The three men were stunned by the devastation on the electoral battlefield. The second battle for Delhi was tough and they found themselves on the losing side for the first time. The leader was angry. “I don’t understand how we lost,” he said. “We were supposed to change Delhi into a smart city. Wasn’t that good enough for the people?” He paused for a while and asked, “How did this happen?”
His second-in-command, a man known only as Amit was about to offer an explanation when a person emerge from the debris. As the figure inched closer they realised it was the woman who had led the attack. “You look dazed,” said the leader, “can you tell us what happened?”
“It was that Kejriwal, sir,” she said. “He’s tougher than we thought.”
“But you had me,” thundered the leader. “How could you fail with me as your mascot?”
“Don’t blame me,” said the woman, “I am new to politics.”
As they argued, another worker limped towards them. “Sir, what happened to the wave? We were waiting for it but it never came. In the meantime we were hit by a tsunami.”
“But I addressed five meetings in four days,” said the leader, “wasn’t that enough to generate a wave?”
The third man, one of the many secretaries of the leader, who had quietly listened all along, spoke up. “Sir, there is a technical problem in generating a wave in Delhi. It is landlocked. Waves can only be generated in the sea, you know. Perhaps, we should have tried to kick up a dust storm.”
The woman interrupted. “I thought our leader’s suit with his name printed on it was supposed to create waves?”
“It did,” said Amit, “but not the right kind.”
“Perhaps the print was two small,” said the secretary. “A larger font would have attracted more attention.”
There was an uneasy pause in the conversation while all introspected on what had happened. Their reverie was broken by the arrival of a smart looking fellow with a laptop. He had been hired by the leader to fine tune battle preparations. “Sir, we did not lose,” he asserted.
“At last someone with good news,” the leader said.
“I have more details about the battle,” the laptop fellow said, “and you will be glad to know that although we got a drubbing, the good news is that our vote share is still intact.”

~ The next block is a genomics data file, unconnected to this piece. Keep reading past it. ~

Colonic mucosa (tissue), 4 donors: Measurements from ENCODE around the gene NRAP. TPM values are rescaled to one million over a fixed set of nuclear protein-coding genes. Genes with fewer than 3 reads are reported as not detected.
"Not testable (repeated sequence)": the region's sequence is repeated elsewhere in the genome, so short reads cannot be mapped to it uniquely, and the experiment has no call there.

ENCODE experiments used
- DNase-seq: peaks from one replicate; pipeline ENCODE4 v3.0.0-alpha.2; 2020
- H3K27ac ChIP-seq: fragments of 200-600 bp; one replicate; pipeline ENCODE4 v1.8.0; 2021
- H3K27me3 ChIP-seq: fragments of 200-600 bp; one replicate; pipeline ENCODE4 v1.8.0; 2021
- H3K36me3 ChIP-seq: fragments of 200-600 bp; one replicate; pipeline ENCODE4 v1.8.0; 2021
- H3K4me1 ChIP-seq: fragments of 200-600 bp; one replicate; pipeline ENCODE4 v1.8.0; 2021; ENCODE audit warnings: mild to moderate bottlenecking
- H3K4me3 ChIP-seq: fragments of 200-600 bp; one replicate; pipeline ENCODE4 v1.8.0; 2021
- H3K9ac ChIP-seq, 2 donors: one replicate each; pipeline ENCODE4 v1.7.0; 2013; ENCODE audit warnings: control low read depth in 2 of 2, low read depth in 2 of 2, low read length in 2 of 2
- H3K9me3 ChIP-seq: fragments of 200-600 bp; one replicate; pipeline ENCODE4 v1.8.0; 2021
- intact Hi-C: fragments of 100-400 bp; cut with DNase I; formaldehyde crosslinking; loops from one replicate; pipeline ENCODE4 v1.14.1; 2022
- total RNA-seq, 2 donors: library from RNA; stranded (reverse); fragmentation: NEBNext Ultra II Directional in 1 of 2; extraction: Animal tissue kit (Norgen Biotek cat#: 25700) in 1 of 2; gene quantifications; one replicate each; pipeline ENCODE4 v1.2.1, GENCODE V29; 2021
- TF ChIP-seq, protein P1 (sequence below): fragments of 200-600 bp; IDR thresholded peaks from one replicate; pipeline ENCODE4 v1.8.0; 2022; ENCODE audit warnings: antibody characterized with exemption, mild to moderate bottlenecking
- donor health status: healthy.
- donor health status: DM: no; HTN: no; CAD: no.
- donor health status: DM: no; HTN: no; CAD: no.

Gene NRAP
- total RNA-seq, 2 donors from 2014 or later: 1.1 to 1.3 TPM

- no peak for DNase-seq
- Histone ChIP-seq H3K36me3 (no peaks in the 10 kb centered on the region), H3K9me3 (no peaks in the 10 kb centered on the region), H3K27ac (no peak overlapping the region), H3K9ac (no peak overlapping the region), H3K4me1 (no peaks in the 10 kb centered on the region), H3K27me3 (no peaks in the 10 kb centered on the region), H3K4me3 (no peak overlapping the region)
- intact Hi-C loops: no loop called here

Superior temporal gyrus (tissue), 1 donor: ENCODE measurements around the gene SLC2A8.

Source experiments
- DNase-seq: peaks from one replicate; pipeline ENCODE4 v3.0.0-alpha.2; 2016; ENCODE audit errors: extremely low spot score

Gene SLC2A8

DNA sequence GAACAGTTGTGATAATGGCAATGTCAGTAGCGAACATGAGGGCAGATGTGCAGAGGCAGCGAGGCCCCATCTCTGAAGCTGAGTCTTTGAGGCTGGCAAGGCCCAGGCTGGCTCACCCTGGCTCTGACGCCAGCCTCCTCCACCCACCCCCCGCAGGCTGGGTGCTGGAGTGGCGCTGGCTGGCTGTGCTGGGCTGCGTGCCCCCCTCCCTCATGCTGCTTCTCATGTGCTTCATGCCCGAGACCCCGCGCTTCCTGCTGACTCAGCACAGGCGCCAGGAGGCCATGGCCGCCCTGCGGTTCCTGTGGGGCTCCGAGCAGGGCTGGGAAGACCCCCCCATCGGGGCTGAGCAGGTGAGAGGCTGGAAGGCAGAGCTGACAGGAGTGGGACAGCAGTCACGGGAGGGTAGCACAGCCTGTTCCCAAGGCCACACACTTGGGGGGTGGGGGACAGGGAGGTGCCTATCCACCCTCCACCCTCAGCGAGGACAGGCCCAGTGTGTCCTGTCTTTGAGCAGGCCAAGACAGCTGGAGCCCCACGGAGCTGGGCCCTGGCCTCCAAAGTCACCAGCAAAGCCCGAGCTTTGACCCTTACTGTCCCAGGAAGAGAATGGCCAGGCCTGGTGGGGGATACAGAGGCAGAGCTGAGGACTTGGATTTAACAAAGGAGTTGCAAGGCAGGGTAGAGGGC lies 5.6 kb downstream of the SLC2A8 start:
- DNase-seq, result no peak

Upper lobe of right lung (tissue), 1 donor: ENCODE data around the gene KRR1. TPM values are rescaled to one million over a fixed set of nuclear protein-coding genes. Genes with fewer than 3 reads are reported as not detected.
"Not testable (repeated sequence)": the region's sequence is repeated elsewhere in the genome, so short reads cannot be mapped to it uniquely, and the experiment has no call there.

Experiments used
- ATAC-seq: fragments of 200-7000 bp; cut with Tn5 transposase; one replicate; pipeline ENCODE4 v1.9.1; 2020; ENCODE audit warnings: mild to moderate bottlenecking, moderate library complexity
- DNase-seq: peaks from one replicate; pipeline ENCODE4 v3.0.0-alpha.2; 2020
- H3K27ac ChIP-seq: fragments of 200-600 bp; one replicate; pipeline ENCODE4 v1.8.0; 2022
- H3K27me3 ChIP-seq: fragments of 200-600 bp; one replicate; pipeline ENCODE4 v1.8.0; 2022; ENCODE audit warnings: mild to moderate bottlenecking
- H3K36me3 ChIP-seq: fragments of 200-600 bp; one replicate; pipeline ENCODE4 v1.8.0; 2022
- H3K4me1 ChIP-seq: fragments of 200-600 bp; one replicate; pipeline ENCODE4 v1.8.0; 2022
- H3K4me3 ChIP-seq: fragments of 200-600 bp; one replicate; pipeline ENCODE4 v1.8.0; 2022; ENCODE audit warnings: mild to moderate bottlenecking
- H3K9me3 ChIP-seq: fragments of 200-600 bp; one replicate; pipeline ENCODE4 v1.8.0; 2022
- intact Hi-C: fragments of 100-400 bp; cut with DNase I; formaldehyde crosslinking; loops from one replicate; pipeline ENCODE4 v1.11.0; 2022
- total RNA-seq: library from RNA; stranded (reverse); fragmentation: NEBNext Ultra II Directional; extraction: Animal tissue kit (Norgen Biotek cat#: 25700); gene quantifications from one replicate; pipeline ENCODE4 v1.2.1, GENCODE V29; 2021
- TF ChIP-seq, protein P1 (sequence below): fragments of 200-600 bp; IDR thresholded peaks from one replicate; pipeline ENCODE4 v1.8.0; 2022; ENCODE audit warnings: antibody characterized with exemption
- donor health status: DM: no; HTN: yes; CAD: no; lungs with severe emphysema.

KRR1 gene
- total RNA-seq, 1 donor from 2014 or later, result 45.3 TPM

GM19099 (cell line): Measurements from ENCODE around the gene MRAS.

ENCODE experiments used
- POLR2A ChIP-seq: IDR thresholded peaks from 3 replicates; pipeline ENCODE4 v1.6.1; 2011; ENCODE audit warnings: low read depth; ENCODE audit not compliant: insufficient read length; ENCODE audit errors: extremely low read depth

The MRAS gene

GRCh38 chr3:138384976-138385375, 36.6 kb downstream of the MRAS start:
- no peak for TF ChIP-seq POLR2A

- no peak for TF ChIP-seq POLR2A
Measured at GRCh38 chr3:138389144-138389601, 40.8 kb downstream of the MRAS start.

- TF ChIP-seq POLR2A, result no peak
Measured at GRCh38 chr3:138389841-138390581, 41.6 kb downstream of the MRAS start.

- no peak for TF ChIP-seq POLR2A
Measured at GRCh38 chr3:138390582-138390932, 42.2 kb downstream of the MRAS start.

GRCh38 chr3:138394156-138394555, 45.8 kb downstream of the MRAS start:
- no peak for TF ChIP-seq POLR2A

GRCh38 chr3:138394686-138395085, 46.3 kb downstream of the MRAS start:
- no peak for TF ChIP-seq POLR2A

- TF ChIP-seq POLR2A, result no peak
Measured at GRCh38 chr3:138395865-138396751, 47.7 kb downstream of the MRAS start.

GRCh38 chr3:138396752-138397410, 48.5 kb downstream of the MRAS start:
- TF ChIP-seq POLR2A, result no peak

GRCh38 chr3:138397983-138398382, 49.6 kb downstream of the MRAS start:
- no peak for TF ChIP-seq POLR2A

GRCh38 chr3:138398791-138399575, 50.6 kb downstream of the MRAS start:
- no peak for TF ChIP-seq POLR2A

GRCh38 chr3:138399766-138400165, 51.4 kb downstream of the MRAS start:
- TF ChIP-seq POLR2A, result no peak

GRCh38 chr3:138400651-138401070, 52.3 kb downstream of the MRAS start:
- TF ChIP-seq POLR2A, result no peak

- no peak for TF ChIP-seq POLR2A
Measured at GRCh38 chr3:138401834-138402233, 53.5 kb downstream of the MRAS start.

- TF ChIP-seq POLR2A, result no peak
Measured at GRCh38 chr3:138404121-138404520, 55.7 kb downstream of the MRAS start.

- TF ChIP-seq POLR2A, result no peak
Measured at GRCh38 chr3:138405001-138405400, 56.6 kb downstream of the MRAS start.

The leader was happy. “So what you are saying is, my five speeches worked…. I better tweet that to my followers.”
“Of course, the bad news is that the number of seats won by us do not match our vote share,” the laptop fellow said.
The leader nodded and whispered to his Amit. “Ask the law ministry if we can promulgate an ordinance to change that.”
Amit asked the laptop fellow, “Did you think we over played the Congress-mukt Bharat slogan?”
“I don’t know sir,” he said, “but right now we have a BJP-mukt Delhi……. I think we need to rework our slogans. Tweak them a bit, you know…. We also need to do something about that ghar wapsi programme.”
“What’s wrong with it?” asked Amit.
“When our workers went to the people they said, half of us do not have proper ghars so where is the question of ghar wapsi,” the laptop fellow explained.
“People misunderstand everything,” the leader lamented.
Half-an-hour later the three men were alone and the secretary said, “We need to find someone to blame for this fiasco or else they will blame us.”
“I already thought about that,” Amit said. “I think we’ll blame it on political climate change.”
As they walked towards their cars, the secretary asked, “Sir, after this fiasco how should we approach the forthcoming electoral battles?”
“I don’t know what Amit has in mind,” the leader said, “but I am going to start wearing a muffler.”